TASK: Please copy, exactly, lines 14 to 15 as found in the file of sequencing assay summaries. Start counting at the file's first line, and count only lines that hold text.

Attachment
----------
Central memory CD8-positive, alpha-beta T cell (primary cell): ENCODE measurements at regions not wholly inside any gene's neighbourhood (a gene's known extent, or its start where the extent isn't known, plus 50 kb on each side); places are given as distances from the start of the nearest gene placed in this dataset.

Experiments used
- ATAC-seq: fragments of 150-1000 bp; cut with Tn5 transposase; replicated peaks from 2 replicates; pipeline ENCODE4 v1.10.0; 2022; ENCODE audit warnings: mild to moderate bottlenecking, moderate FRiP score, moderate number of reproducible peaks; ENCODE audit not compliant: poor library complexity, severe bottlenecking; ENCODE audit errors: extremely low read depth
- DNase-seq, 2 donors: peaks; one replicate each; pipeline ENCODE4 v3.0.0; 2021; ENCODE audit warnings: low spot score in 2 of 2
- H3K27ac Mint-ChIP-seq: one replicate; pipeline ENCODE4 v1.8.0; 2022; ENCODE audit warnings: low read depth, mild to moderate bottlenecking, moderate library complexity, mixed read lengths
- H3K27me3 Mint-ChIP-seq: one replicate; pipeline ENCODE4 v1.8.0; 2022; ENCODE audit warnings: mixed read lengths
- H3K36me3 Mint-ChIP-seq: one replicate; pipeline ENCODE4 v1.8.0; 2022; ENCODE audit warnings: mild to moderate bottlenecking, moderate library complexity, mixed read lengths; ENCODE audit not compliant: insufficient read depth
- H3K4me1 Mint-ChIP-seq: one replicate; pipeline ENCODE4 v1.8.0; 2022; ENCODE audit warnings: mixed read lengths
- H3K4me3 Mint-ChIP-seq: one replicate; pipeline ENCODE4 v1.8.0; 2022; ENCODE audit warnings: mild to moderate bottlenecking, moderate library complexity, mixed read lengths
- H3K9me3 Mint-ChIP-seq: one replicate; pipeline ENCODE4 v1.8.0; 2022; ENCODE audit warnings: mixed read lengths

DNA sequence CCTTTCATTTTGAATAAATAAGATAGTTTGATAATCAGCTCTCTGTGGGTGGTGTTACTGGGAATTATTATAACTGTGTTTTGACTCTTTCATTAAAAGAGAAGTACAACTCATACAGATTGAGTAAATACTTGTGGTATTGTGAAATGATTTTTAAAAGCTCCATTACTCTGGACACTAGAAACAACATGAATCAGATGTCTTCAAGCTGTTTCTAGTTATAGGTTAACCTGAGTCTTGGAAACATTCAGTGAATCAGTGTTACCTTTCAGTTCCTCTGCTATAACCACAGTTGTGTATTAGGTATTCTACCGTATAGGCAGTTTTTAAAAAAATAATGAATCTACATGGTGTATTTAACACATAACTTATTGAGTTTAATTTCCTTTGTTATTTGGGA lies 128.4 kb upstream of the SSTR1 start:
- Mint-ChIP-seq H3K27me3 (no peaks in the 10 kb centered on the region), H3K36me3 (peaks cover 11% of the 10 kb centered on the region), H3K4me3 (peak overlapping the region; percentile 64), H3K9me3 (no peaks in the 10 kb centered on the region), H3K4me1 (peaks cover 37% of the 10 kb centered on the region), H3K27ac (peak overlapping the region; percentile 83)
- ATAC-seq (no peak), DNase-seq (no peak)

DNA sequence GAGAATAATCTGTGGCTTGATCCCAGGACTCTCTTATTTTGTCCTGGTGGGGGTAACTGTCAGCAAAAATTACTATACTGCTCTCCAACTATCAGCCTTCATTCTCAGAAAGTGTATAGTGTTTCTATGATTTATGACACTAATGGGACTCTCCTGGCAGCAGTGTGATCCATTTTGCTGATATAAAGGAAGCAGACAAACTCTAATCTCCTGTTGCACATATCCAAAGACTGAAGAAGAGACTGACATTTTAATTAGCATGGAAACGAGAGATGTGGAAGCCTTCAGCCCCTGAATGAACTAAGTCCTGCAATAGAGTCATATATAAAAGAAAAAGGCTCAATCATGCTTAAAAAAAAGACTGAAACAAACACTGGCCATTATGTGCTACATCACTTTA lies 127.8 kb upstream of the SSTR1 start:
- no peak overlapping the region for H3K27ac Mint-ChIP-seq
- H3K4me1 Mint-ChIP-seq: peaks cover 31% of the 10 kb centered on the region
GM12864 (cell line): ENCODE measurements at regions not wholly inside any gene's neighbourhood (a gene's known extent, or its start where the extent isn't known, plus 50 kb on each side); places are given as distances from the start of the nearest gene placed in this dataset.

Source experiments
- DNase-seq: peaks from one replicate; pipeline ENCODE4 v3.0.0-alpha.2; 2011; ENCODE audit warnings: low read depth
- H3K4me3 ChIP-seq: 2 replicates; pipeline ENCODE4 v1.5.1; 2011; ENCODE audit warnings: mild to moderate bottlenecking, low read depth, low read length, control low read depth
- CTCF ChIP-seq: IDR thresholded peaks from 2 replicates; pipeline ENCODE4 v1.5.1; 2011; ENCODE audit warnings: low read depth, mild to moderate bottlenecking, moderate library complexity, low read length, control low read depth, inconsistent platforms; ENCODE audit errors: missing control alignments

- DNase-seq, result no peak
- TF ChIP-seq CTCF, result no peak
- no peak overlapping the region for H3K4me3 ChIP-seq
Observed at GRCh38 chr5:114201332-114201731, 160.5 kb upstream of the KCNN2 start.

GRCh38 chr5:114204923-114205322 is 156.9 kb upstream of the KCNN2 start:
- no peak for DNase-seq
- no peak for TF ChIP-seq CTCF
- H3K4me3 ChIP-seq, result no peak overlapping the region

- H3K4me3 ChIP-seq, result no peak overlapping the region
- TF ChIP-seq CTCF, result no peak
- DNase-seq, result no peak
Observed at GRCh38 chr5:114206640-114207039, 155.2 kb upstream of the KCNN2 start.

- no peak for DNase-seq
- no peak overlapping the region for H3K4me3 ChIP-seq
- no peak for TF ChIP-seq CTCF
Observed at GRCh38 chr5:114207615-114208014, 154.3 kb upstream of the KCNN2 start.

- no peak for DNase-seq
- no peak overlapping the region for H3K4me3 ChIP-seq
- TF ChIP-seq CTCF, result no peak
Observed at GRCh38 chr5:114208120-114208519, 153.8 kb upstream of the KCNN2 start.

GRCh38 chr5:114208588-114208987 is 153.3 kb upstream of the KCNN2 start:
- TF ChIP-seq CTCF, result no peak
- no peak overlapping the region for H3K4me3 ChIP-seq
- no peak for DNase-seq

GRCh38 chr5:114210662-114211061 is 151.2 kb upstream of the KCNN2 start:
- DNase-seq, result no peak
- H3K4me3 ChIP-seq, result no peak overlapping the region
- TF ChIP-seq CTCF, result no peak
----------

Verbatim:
DNA sequence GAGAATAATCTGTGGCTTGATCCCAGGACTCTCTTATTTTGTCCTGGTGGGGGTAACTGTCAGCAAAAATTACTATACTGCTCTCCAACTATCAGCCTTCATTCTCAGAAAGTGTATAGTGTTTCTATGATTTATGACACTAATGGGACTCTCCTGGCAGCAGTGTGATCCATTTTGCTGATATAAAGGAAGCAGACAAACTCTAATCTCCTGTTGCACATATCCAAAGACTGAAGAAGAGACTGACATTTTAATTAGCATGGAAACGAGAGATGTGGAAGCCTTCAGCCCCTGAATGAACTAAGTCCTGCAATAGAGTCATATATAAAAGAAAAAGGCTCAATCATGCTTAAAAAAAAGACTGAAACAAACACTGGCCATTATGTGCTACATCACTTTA lies 127.8 kb upstream of the SSTR1 start:
- no peak overlapping the region for H3K27ac Mint-ChIP-seq